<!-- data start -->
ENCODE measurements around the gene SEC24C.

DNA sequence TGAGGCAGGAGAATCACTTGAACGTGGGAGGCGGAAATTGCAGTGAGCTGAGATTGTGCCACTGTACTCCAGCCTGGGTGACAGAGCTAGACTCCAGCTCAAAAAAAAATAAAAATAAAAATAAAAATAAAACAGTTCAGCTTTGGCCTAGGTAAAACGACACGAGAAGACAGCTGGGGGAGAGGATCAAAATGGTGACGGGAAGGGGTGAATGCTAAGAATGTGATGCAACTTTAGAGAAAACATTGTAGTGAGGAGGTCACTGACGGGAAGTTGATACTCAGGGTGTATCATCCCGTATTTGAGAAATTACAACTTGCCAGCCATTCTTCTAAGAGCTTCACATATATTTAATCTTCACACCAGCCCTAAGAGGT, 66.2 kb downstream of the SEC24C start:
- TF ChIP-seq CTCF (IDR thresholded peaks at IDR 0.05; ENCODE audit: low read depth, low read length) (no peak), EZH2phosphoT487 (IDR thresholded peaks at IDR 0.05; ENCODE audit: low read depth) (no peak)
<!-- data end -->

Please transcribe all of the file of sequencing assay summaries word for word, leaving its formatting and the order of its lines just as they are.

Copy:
ENCODE measurements around the gene SEC24C.

DNA sequence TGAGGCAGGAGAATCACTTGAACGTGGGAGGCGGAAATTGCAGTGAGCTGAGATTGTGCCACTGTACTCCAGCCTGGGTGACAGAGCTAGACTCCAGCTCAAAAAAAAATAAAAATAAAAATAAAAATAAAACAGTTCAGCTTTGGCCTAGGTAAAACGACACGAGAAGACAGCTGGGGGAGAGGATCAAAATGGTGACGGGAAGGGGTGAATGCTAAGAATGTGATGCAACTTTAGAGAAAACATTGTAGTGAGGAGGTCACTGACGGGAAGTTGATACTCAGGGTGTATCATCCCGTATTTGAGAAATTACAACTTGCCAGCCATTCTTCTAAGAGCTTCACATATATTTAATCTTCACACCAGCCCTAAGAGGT, 66.2 kb downstream of the SEC24C start:
- TF ChIP-seq CTCF (IDR thresholded peaks at IDR 0.05; ENCODE audit: low read depth, low read length) (no peak), EZH2phosphoT487 (IDR thresholded peaks at IDR 0.05; ENCODE audit: low read depth) (no peak)